Octavia’s Letter to Marcus Anthony on the Discovery of His Faithlessness

Let me write you love poetry,
Let me love you
in phases, with my false praises.
first quietly:
so no one can hear, no, not the neighbours,
not her, though she cups
your heart, snugly
ensconced, smug, certain she’s not interchangeable,
not just a part comprised of vulvic lips,
child-bearing hips, not nearly
as dispensable as the rest of your lovers.

Let me love you loud,
worship you in meter, in prosody,
in rhythm
Let me feed my crowd your sins, let me
give worth to the worthless blighted heresy
of your life,
redeem it in verse, retell it
as something better, the beauty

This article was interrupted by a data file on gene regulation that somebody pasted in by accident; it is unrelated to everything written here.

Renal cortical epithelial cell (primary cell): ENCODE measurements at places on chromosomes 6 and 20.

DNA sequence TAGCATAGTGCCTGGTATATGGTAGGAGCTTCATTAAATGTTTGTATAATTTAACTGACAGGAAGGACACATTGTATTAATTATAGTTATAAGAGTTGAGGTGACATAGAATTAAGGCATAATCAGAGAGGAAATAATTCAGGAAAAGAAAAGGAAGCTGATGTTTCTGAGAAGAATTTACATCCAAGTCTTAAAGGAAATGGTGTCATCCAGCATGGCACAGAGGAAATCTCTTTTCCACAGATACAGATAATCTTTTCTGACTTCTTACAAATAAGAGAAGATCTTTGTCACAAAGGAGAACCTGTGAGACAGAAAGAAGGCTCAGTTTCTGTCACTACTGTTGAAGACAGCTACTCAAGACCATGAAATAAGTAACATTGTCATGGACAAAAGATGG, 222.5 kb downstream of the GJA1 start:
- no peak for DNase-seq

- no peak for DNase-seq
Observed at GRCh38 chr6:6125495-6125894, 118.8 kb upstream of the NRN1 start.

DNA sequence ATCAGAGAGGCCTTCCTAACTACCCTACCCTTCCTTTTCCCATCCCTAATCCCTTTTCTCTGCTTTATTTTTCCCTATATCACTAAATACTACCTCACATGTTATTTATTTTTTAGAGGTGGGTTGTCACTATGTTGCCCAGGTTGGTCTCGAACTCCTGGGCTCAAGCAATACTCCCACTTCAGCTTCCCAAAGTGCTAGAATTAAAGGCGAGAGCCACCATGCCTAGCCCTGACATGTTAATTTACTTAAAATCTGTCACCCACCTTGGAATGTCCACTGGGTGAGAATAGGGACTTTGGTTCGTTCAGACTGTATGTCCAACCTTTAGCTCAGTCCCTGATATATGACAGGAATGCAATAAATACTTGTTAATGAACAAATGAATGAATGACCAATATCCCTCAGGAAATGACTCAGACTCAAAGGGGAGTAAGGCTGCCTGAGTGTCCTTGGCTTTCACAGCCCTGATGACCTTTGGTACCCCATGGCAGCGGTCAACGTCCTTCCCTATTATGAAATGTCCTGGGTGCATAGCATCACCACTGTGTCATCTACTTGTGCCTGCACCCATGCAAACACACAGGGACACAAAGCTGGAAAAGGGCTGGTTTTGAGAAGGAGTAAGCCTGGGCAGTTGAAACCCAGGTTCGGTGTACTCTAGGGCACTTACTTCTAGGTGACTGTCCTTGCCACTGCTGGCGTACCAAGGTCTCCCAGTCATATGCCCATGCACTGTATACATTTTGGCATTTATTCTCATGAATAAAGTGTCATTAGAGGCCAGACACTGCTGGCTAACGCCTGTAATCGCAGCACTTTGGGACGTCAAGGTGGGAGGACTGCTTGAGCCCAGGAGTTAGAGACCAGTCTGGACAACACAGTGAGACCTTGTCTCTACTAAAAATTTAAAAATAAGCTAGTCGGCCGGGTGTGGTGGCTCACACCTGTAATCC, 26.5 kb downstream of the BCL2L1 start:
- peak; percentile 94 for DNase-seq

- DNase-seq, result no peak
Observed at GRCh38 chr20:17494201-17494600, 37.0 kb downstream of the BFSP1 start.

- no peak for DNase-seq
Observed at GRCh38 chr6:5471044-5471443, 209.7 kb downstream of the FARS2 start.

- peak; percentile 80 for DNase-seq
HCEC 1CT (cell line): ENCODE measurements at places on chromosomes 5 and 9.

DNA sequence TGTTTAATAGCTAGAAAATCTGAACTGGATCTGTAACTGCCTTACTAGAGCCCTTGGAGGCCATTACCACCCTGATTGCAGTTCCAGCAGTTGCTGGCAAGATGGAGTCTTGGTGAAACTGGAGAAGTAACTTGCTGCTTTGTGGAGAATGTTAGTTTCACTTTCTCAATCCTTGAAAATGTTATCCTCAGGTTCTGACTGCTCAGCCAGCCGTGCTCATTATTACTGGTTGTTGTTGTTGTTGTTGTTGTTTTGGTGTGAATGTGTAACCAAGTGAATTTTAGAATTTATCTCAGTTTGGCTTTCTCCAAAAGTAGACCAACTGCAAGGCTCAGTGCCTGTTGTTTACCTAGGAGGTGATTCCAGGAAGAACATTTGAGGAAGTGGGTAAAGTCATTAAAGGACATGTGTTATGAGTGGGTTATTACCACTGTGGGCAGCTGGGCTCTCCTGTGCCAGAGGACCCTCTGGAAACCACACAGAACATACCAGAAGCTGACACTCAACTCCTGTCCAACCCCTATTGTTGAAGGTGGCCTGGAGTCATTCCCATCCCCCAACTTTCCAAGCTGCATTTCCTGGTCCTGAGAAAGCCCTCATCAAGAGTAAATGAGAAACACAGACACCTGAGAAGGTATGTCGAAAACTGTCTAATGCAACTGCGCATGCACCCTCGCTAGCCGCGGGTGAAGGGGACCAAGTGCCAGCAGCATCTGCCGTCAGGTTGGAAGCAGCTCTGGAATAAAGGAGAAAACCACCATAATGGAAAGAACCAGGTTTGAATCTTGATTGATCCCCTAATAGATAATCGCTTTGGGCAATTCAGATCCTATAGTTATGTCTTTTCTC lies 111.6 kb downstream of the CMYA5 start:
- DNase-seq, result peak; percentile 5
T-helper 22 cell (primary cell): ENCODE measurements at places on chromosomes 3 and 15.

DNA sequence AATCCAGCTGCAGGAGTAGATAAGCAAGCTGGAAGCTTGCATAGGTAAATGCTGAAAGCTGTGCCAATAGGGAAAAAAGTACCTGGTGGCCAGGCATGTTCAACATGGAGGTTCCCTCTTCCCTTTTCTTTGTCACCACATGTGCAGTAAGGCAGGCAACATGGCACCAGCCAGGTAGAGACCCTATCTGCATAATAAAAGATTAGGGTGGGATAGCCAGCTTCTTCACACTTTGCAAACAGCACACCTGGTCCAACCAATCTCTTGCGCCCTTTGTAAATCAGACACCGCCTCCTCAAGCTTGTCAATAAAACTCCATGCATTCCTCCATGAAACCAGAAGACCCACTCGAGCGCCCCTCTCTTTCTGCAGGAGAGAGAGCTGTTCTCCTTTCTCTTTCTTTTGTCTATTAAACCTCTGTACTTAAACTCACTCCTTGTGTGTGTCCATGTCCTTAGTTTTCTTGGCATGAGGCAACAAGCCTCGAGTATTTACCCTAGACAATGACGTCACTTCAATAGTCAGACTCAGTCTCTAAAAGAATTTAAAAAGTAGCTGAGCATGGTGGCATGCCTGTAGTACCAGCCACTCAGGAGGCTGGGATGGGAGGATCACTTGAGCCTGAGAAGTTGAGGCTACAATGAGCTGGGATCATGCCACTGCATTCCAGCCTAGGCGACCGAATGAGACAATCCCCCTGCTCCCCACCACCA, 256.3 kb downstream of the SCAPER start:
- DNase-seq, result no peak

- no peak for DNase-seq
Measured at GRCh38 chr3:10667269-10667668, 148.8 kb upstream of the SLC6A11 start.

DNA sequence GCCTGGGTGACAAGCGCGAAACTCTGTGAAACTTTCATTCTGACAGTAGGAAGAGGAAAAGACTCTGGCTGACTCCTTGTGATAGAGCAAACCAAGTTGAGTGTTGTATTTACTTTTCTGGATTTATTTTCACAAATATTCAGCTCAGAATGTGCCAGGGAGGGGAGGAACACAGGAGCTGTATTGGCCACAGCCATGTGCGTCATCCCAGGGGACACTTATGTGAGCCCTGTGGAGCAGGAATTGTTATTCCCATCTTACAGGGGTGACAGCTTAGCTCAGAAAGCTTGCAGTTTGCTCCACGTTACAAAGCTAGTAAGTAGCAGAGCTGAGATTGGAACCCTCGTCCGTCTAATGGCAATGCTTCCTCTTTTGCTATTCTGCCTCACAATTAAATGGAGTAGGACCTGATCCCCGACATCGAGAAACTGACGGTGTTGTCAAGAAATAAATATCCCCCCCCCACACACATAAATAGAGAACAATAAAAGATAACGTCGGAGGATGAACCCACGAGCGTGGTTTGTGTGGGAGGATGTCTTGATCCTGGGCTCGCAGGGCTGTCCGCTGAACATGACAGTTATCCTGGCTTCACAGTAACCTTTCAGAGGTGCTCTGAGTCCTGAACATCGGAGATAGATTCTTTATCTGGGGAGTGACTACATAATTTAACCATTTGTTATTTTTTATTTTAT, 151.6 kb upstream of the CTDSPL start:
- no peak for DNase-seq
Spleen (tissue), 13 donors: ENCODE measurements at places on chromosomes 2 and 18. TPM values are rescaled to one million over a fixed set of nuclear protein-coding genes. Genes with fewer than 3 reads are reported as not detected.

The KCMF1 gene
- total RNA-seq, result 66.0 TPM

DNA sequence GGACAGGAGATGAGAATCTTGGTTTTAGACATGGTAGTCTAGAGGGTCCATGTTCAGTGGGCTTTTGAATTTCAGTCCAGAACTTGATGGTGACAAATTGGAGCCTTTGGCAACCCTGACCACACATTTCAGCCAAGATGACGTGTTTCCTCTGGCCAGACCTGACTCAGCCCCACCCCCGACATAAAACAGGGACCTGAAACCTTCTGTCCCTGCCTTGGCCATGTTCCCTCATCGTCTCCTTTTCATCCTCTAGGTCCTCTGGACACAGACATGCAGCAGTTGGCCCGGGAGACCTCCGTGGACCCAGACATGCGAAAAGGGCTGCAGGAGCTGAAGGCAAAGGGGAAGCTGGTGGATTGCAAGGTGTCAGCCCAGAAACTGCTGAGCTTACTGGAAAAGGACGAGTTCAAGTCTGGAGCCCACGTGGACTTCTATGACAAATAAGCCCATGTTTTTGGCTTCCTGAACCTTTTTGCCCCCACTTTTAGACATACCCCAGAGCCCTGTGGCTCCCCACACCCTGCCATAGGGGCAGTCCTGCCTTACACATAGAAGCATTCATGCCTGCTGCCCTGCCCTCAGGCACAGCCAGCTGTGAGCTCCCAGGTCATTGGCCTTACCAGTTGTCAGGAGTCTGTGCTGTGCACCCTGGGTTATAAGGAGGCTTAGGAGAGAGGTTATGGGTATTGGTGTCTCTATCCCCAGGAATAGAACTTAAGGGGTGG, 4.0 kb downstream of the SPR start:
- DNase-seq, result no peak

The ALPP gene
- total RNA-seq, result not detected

of this, of course, is no one would know, no one
would recognize you in my glamour, no one
but you, so let me
love you

(Editors’ Note: “Octavia’s Letter to Marcus Anthony on the Discovery of His Faithlessness” is read by Stephanie Malia Morris on the Uncanny Magazine Podcast Episode 23A.)


Cassandra Khaw

Cassandra Khaw writes many things. Mostly these days, they write horror and video games and occasional flirtations with chick-lit. Their work can be found in venues like Clarkesworld, Fireside Fiction, Uncanny, Lightspeed, Nightmare, and more. A Song for Quiet is their latest novella from Tor, a piece of Lovecraftian Southern Gothic that they worry will confuse those who purchased Bearly a Lady, their frothy paranormal romantic comedy.

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